Space tech startup funding picks up pace

Space tech startup funding picks up pace


CHENNAI: From raising just around $28 million in investments in 2020, the Indian space tech sector grew investments over four times in 2022 as it closed the year with $112 million of funding. As of August 2023, startups in the sector have raised $62 million, data from research firm Tracxn shows.
The sector stands apart from others currently plagued by funding challenges and macroeconomic fluctuations, analysts at Tracxn said, noting that the average deal size in space tech investments climbed from $2.8 million in 2020 to $15 million in 2023.
Previously dominated by government players, the space sector saw its first lift-off in 2020 with its privatisation, and the success of Chandrayaan-3 has emerged as the next big thrust for private space tech companies. In terms of entrepreneurial action, the total number of space tech startups has grown around 25%, from 67 companies in 2020 to 84 in 2023 (year-to-date).

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As the first country to land on the south pole of the moon, India’s reputation has gone up in the global space economy – creating a favourable environment for startups to raise funds and do business globally, industry players and investors told TOI.
Lt Gen A K Bhatt (retd.), director general, Indian Space Association, says that the country’s space startups stand to gain credibility while doing business in the global arena with the recent success of India’s moon mission. “With this, opportunities for overseas direct investment increase and improves fundraising opportunities for our private players,” he adds, noting that startups will play a key role in the creation and exploration of a “lunar economy”.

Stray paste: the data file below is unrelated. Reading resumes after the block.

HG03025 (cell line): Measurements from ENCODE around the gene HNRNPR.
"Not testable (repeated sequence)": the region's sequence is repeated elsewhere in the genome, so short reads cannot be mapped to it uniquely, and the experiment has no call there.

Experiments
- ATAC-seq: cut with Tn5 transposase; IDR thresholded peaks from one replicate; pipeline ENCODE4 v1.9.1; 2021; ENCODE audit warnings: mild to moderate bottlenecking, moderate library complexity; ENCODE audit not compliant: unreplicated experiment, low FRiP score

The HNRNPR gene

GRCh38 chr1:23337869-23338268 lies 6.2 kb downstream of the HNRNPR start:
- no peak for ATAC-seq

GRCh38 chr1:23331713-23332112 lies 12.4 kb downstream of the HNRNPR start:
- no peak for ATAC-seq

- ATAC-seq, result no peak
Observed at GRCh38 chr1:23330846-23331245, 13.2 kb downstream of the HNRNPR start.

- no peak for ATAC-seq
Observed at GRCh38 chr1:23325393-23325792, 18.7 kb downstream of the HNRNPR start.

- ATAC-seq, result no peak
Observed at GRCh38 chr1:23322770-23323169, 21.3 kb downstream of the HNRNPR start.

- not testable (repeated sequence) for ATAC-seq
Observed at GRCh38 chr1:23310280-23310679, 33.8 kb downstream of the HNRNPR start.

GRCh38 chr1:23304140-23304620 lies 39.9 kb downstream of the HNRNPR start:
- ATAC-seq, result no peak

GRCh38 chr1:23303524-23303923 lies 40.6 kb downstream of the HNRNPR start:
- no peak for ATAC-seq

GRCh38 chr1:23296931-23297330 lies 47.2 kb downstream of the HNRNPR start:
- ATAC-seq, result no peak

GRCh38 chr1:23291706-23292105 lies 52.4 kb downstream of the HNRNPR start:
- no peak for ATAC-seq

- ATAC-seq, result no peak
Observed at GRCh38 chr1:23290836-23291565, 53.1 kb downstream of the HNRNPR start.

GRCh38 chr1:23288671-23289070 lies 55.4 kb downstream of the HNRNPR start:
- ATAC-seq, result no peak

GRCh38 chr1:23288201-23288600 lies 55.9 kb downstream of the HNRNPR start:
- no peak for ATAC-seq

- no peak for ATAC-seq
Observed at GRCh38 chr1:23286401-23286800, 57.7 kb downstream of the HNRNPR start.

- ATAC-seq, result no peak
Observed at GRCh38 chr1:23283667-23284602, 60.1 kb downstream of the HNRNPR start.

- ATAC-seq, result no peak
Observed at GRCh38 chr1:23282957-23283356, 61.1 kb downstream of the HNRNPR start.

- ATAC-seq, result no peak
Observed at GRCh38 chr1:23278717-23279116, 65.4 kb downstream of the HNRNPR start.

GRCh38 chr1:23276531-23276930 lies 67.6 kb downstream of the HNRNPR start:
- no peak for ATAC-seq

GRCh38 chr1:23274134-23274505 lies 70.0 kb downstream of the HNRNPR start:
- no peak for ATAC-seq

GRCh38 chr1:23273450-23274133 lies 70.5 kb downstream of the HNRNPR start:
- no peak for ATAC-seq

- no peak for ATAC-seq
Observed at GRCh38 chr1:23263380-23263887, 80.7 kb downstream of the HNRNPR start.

“The success of the Chandrayaan-3 mission strongly re-enforces India as a leading space-faring nation with accomplishments in the launch vehicle, satellite, space application and space exploration domains,” says Vishesh Rajaram, managing partner, Speciale Invest.
Speciale Invest has been the most active VC firm in the Indian space sector since 2020. India already has strong ties with space agencies in Singapore, France, the US, etc, and its successful lunar mission will likely aid growth in private investment, he says.
Awais Ahmed, CEO of space tech startup Pixxel, says Chandrayaan-3’s success opens up global collaboration opportunities for space tech startups towards future lunar or planetary missions. “Further, this will inspire a new generation of engineers, scientists, and entrepreneurs as well as more startups to enter the space industry and continue to innovate, uplift and break barriers globally,” he adds.
According to an recent analysis by consulting firm PwC, the “lunar market” is set to surpass $170 billion by 2040.





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